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    ABSTRACT: In multicellular organisms, vascular tissue is necessary to establish a circulation that delivers nutrients and oxygen, removes waste products, and provides a means for interorgan communication (Risau, 1997). In animals, the vasculature is comprised of blood vessels, which permeate most tissues to ensure sufficient oxygen diffusion. Blood vessels are lined by a specialized cell type called endothelial cells, and, given their ubiquitous presence, it is not surprising that they have evolved functions beyond nutrient and oxygen transport. In recent years, significant progress has been made in describing the reciprocal relationship between the endothelial compartment and its surrounding microenvironment. It is now apparent that endothelial cells provide inductive signals during organ development as well as cell guidance molecules involved in patterning. Conversely, the vasculature responds to cues from the parenchyma that bestow upon it tissue-specific functions. Similar signals function under pathological conditions, where endothelial cells play a critical role in defining the local immune response and provide support for tumor growth. Given their vital importance to tissue survival, many of these mechanisms are being targeted in hopes of limiting tumor growth and ameliorating destructive inflammatory diseases. In this review, we discuss the major advances leading to the current understanding of how endothelial cell interactions may influence development and the adult state. We first focus on relevant advances in vasculogenesis/angiogenesis and the reciprocal signals that function during this process. Then, the mechanisms by which endothelial cells influence organogenesis are highlighted with a final discussion on their relation to pathophysiology, particularly tumorigenesis.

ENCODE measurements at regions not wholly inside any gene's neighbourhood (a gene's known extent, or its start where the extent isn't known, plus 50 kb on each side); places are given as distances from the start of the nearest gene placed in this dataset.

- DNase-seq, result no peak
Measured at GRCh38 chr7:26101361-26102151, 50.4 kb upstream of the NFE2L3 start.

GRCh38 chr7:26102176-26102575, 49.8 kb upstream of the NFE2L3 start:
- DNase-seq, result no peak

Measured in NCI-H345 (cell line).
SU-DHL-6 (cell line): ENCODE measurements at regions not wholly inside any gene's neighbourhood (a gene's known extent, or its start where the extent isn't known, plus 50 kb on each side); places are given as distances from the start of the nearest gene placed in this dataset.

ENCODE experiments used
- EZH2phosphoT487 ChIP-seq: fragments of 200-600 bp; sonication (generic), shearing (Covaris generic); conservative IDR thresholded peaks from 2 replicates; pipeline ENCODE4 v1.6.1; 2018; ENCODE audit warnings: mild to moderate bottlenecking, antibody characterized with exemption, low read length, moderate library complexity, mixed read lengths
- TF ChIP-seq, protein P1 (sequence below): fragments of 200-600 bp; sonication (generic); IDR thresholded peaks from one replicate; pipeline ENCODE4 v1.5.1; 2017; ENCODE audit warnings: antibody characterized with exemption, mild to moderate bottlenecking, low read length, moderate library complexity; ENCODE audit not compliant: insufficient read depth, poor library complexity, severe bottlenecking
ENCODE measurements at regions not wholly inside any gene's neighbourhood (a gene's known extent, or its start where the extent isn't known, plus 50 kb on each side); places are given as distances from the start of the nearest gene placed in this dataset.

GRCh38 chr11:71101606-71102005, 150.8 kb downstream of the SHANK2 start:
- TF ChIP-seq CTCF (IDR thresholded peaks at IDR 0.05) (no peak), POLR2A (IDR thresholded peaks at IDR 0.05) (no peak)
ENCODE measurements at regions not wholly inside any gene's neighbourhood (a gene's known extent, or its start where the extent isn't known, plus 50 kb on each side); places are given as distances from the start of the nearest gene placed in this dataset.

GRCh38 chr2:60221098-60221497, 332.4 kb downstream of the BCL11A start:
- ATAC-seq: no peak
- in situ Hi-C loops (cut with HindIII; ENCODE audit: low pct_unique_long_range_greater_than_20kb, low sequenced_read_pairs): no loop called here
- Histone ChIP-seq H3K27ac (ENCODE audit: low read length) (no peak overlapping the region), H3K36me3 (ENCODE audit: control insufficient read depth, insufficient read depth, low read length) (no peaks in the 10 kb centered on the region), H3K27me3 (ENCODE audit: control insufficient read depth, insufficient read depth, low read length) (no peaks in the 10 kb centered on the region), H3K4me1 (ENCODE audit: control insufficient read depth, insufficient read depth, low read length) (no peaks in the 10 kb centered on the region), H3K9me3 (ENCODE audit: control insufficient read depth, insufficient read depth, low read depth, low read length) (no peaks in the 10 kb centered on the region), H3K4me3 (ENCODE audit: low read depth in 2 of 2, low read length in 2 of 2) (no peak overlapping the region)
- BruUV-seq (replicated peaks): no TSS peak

Developmental Cell 03/2007; 12(2):181-94. DOI:10.1016/j.devcel.2007.01.013 · 9.71 Impact Factor
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    ABSTRACT: Myc-deficient mice fail to develop normal vascular networks and Myc-deficient embryonic stem cells fail to provoke a tumor angiogenic response when injected into immune compromised mice. However, the molecular underpinnings of these defects are poorly understood. To assess whether Myc indeed contributes to embryonic vasculogenesis we evaluated Myc function in Xenopus laevis embryogenesis. Here, we report that Xc-Myc is required for the normal assembly of endothelial cells into patent vessels during both angiogenesis and lymphangiogenesis. Accordingly, the specific knockdown of Xc-Myc provokes massive embryonic edema and hemorrhage. Conversely, Xc-Myc overexpression triggers the formation of ectopic vascular beds in embryos. Myc is required for normal expression of Slug/Snail2 and Twist, and either XSlug/Snail2 or XTwist could compensate for defects manifest by Xc-Myc knockdown. Importantly, knockdown of Xc-Myc, XSlug/Snail2 or XTwist within the lateral plate mesoderm, but not the neural crest, provoked embryonic edema and hemorrhage. Collectively, these findings support a model in which Myc, Twist and Slug/Snail2 function in a regulatory circuit within lateral plate mesoderm that directs normal vessel formation in both the vascular and lymphatic systems.
    Development 07/2008; 135(11):1903-11. DOI:10.1242/dev.011296 · 6.46 Impact Factor